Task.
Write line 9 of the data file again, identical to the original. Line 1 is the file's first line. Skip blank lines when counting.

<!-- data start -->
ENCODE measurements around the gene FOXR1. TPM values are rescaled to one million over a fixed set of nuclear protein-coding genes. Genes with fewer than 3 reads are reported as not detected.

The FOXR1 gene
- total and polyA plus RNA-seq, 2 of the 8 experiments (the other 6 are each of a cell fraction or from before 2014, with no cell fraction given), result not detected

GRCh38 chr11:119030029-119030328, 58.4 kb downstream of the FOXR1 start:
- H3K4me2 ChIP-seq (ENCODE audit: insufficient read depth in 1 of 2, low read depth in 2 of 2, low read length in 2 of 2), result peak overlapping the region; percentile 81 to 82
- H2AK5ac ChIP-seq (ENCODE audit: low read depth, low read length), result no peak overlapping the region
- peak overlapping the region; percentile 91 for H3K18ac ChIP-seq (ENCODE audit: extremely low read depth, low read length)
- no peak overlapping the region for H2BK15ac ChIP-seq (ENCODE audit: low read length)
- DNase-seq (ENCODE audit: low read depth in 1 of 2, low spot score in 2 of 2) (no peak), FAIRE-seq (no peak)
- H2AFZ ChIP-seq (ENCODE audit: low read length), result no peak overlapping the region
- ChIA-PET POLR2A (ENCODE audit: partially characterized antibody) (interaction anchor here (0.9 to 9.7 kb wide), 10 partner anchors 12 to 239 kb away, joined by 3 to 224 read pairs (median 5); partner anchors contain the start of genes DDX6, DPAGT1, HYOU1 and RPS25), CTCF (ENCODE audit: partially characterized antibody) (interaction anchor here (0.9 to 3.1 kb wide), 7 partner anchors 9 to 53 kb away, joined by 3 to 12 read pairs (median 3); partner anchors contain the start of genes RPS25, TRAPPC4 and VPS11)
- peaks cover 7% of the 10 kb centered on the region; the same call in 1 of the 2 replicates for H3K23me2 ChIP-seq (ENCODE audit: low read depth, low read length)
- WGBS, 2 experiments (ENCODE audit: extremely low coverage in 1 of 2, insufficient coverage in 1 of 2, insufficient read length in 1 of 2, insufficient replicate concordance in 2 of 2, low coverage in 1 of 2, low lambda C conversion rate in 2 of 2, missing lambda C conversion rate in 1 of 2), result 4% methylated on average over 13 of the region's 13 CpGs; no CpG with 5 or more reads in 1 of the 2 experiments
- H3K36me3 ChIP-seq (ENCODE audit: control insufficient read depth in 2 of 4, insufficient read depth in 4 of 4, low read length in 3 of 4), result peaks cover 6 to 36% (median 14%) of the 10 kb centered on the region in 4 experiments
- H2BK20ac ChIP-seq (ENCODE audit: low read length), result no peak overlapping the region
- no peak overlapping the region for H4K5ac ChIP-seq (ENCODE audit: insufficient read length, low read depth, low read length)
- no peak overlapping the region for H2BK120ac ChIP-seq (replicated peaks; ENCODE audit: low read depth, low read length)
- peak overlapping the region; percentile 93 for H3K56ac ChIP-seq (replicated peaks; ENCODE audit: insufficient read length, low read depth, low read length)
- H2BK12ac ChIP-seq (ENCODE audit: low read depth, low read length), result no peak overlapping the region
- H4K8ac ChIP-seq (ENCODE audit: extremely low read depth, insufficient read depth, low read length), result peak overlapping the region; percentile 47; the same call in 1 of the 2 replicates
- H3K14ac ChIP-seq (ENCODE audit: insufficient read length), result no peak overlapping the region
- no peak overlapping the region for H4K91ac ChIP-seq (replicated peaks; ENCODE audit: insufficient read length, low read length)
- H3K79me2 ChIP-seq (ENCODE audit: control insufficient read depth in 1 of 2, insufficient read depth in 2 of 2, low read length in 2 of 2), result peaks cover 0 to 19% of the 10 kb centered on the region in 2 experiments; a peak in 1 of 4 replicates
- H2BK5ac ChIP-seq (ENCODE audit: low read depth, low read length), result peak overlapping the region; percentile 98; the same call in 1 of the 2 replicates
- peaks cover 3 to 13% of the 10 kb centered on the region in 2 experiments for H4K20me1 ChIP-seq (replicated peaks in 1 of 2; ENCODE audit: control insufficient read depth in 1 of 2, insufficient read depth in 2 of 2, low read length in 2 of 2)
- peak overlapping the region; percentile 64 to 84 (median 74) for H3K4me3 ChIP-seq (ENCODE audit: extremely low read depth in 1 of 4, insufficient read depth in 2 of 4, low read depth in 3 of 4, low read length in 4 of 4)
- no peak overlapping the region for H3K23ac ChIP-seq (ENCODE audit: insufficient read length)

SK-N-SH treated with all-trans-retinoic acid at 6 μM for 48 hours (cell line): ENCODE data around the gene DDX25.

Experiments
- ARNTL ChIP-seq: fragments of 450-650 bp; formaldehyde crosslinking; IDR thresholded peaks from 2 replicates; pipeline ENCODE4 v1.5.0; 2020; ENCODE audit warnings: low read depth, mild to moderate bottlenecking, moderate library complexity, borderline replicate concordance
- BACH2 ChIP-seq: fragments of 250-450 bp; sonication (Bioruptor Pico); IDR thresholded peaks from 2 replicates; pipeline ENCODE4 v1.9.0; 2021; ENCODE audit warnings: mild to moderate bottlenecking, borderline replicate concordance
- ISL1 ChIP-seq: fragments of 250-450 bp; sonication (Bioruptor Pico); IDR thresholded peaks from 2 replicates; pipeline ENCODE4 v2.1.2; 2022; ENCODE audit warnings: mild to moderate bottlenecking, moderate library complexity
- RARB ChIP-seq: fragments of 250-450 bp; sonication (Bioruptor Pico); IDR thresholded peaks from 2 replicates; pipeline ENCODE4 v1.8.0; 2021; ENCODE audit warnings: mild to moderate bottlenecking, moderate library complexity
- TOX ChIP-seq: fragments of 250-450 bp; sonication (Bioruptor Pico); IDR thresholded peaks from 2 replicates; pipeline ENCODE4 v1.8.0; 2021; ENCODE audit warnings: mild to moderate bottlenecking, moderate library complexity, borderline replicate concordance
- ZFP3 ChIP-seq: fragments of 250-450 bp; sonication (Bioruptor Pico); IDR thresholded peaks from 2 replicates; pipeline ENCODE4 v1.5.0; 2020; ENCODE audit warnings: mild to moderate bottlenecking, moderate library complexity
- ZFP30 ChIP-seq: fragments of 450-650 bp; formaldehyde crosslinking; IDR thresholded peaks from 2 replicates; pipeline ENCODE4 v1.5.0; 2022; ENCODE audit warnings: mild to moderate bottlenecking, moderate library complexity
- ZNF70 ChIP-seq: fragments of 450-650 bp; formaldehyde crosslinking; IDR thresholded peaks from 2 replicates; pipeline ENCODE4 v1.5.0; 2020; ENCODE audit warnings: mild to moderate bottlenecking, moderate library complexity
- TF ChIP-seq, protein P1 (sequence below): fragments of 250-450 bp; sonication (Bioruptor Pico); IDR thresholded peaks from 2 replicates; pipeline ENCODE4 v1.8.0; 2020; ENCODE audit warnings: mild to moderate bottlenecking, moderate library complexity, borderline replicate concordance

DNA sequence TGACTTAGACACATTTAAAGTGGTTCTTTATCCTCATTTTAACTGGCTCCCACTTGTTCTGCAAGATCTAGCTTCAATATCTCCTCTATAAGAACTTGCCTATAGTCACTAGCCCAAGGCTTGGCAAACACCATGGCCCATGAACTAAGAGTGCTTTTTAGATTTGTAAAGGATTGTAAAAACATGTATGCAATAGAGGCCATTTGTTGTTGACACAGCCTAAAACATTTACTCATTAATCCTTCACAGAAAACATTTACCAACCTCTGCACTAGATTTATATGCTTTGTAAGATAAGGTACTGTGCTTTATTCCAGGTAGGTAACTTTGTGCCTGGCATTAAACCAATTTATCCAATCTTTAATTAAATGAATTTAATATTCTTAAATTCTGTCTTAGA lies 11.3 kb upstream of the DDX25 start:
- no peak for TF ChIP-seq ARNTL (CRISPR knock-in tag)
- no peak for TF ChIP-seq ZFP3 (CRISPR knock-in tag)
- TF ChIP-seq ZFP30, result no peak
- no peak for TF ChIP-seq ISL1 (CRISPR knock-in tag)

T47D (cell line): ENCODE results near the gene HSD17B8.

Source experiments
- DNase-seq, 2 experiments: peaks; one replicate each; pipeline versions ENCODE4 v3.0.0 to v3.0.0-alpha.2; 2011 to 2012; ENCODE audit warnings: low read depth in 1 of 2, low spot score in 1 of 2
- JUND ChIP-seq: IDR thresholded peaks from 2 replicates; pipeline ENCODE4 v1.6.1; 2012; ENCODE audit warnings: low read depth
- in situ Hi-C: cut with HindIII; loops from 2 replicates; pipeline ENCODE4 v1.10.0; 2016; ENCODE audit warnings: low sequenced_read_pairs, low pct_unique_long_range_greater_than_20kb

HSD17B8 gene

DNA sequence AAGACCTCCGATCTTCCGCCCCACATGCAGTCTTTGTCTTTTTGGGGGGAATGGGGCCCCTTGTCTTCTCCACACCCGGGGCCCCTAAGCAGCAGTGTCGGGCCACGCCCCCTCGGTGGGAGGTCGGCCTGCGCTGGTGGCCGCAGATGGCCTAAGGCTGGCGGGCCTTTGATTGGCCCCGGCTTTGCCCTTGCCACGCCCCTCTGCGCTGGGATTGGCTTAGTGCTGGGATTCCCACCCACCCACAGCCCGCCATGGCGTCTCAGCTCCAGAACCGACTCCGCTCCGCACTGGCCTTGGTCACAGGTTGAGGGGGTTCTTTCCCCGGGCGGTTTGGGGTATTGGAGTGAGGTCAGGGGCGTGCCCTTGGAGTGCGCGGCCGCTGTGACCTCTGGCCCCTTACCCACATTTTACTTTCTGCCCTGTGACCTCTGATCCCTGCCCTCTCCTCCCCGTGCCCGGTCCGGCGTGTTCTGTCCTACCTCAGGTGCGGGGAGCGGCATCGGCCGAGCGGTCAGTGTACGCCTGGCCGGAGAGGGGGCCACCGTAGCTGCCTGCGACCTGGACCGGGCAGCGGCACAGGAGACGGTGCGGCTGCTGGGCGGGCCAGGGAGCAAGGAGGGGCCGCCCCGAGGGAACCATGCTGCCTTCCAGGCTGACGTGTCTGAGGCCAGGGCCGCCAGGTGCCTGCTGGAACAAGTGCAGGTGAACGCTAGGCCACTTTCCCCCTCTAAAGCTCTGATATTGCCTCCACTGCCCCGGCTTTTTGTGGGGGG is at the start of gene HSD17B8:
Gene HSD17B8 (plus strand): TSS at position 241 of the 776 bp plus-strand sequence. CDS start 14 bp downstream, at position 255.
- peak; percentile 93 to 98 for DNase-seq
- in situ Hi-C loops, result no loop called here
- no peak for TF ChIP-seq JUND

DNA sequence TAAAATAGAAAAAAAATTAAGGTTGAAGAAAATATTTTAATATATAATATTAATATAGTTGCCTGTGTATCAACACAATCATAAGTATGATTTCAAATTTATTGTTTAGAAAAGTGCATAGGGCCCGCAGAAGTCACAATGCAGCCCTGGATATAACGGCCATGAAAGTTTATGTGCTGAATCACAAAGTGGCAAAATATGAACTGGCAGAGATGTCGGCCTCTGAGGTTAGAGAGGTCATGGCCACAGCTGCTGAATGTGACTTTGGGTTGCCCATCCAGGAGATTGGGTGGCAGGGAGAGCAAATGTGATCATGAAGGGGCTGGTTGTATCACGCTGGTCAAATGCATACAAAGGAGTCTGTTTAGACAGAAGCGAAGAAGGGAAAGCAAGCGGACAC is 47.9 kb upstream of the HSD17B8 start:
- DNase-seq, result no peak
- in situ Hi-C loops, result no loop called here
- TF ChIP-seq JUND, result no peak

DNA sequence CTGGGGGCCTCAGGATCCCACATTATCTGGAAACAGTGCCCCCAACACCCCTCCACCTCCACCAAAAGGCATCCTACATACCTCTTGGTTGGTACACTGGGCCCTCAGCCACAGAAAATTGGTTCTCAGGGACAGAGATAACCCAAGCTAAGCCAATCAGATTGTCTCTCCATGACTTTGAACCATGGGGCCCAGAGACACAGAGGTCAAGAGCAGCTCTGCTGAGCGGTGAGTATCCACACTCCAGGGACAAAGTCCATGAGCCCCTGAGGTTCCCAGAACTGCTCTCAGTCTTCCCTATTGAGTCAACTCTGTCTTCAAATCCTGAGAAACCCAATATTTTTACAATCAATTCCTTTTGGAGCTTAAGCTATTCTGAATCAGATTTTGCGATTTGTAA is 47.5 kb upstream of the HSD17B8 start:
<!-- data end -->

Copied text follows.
- DNase-seq (ENCODE audit: low read depth in 1 of 2, low spot score in 2 of 2) (no peak), FAIRE-seq (no peak)